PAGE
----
‘Sledding the West’ show to document Craig snowmobiling
February 10, 2010
CraigCraig — To 50-year-old Meg Allen, snowmobiling isn’t just for young, aggressive riders throwing back flips and high marking in the backcountry. — To 50-year-old Meg Allen, snowmobiling isn't just for young, aggressive riders throwing back flips and high marking in the backcountry.
Craig — To 50-year-old Meg Allen, snowmobiling isn't just for young, aggressive riders throwing back flips and high marking in the backcountry.
She is out to show the snowmobiling community — and the rest of the nation — that the sport is fun, family-friendly and community-oriented.
On Saturday at the Wyman Museum's Winter Festival, Allen will take her place in front of a television camera manned by her husband, Blake, to host an episode of "Sledding the West."
The annual Winter Festival will take place Saturday and Sunday at the museum, 94350 U.S. Highway 40.
Snowmobile races begin at 9:30 a.m. each day, and activities such as a chili cook-off, a cardboard box derby, ice climbing and a fireworks show also will be take place throughout the weekend.
The Allens, who make up BAM Film Productions, will be in Craig from Friday to Feb. 17 filming Winter Festival events and local trail riding.
The episode will air in the fall on Altitude Sports and Entertainment.
Teresa Stoffle, assistant director of Snocross circuit X-treme Mountain Racing, met Allen years ago at an expo and has since been involved with helping bring filming to Craig.
"I thought it'd be great exposure for our race circuit along with the town," Stoffle said.
Now that her hopes have become a reality, she is looking forward to a film company documenting the XMR race and snowmobile rodeo Saturday at the festival.
"There's so much going on," Stoffle said. "We have vintage sleds, Snocross, ice carvers, (a) cardboard box derby … I think they're going to be really, really impressed with what our town has to offer."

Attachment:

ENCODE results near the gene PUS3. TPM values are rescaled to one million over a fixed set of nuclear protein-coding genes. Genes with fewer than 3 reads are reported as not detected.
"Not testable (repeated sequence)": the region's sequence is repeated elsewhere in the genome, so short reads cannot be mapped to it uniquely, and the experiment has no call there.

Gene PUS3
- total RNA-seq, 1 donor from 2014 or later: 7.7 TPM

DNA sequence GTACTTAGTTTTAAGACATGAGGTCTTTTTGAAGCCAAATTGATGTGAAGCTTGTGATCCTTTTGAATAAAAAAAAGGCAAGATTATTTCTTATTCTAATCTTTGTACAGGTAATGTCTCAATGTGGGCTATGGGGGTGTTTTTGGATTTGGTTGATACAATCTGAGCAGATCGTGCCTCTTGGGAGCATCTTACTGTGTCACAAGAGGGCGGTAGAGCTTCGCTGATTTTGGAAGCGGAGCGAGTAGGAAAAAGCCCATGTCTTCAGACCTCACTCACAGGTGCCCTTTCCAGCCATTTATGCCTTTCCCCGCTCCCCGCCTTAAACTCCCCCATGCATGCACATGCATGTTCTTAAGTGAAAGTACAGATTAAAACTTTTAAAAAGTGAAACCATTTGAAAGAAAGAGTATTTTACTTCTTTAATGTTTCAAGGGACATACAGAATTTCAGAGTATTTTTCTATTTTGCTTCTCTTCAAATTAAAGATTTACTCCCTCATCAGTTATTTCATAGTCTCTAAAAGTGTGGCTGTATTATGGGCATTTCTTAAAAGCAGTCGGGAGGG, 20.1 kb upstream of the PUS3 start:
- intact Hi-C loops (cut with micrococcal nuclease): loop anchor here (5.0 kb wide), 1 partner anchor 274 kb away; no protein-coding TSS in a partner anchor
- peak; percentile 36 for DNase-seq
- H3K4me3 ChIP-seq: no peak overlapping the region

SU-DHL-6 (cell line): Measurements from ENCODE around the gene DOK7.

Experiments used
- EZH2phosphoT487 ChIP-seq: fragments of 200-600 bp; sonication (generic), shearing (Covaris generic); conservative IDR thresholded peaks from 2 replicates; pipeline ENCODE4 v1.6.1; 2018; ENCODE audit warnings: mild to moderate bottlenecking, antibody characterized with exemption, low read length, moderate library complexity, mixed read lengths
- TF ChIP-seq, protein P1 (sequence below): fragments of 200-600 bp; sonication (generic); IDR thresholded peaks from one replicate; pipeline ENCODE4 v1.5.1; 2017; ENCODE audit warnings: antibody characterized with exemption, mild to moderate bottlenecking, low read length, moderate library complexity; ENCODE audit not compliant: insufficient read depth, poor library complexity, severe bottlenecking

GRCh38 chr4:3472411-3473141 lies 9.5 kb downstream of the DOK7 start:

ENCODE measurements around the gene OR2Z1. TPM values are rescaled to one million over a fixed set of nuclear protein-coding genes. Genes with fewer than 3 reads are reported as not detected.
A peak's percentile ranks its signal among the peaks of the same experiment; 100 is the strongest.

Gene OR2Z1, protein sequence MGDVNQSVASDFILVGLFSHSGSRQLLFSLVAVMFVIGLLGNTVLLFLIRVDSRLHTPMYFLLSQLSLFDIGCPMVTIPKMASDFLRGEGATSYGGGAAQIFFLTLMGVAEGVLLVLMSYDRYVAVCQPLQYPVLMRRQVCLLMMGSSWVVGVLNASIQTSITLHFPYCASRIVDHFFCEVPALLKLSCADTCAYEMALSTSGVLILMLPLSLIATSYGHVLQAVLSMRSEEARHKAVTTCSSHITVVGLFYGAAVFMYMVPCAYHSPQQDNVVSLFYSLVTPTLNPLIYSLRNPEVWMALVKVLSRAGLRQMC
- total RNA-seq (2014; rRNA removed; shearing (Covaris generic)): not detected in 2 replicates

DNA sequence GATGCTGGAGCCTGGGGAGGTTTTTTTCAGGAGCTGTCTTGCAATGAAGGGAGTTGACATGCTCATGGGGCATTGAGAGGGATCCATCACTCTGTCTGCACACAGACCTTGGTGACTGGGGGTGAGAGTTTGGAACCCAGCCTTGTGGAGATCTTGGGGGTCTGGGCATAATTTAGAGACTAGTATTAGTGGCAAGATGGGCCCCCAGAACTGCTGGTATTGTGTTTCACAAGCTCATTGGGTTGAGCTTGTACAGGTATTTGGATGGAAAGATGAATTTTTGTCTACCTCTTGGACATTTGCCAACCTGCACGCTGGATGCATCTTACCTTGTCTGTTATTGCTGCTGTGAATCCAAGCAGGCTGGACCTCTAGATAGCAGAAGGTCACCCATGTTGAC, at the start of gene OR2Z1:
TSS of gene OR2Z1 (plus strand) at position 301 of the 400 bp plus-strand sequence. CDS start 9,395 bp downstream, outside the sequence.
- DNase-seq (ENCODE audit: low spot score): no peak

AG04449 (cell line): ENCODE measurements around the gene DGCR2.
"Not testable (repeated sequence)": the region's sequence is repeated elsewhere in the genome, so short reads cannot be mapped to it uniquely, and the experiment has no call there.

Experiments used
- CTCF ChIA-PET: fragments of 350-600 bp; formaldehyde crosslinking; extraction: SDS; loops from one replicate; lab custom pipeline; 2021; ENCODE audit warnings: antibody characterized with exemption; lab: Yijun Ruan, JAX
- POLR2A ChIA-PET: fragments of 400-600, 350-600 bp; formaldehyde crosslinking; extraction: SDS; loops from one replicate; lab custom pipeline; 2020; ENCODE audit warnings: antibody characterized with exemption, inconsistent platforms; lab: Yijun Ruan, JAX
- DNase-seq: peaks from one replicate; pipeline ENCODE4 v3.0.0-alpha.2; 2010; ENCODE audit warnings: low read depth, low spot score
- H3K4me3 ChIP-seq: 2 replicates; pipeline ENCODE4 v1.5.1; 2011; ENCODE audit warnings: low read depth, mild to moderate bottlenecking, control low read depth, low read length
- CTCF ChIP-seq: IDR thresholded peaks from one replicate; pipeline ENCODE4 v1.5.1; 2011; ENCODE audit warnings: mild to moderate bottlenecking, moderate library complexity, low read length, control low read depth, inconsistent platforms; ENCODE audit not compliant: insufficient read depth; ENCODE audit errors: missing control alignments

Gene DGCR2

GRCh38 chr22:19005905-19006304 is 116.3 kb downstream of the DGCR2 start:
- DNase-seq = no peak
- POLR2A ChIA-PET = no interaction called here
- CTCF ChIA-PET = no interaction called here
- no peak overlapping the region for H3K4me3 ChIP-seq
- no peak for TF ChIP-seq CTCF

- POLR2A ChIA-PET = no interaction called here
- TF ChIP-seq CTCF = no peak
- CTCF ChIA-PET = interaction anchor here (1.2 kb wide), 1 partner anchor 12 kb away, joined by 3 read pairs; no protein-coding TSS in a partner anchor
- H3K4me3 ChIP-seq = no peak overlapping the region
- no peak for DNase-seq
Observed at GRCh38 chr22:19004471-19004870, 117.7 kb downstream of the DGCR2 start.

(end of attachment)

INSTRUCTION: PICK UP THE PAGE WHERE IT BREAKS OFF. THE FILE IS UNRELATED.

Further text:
Allen, who has never been to Craig, said she has heard and seen a lot about the community and is anticipating an action-packed weekend.
"We are so looking forward to Craig because you guys have so many really exciting things that we are putting together," Allen said. "You have a community that comes together and puts on things that are really interesting events."
The show's first season, which aired this fall, was contracted for three episodes. The demand for reruns of the show was so high, Allen said, that the three episodes aired a total of 62 times.
For the second season, the contract was doubled to include six episodes, including the Craig episode.
Allen, who travels around the West filming different locations, said she was looking forward to the Craig episode in particular.
"It's going to be a great show," Allen said. "Number one, there's a snowmobile rodeo. They're going to be having snowmobile barrel racing and goat roping.
"How Western can you get? What good family fun, and that's what 'Sledding the West' is all about: clean-cut, family fun. Ninety-nine point nine percent of the sledders out there are good family people."
Allen, a mother of six and grandmother of seven, hopes to show her TV audience that anyone can get out and enjoy a trail ride with family and friends.
"We're all about changing the perception of the sport," she said. "The whole premise of the show is family.
"This is a fun sport, and we try to convince people who have never been on a sled that it doesn't take a lot of great skill. You get to get out into the forest and the trees and to the tops of mountains you'd never be able to get to if you didn't have this machine."
The Idaho-based company recently finished filming a segment in Oregon featuring a family that had four generations of snowmobile enthusiasts.
Allen said it warmed her heart to see an 83-year-old man geared up with his 13-year-old great-grandson by his side, spending time outdoors on a snow machine.
She said that from her research and contacts in Craig, she expects that Craig offers the community aspect of riding she hopes to highlight in the show.
"You have a community that is involved in their community," she said. "That makes it interesting. In the barrel racing, if every one of them misses the barrels, it's still a bunch of mothers and daughters, sharing and building strong family bonds. To me, that's everything this sport is about."
She said the Craig episode will be an excellent resource for her show, as well as beneficial to the winter tourism industry in Moffat County.
"From what I can tell, you guys have a phenomenal community going and a lot of spirit," she said. "I think this is a win-win for everyone involved."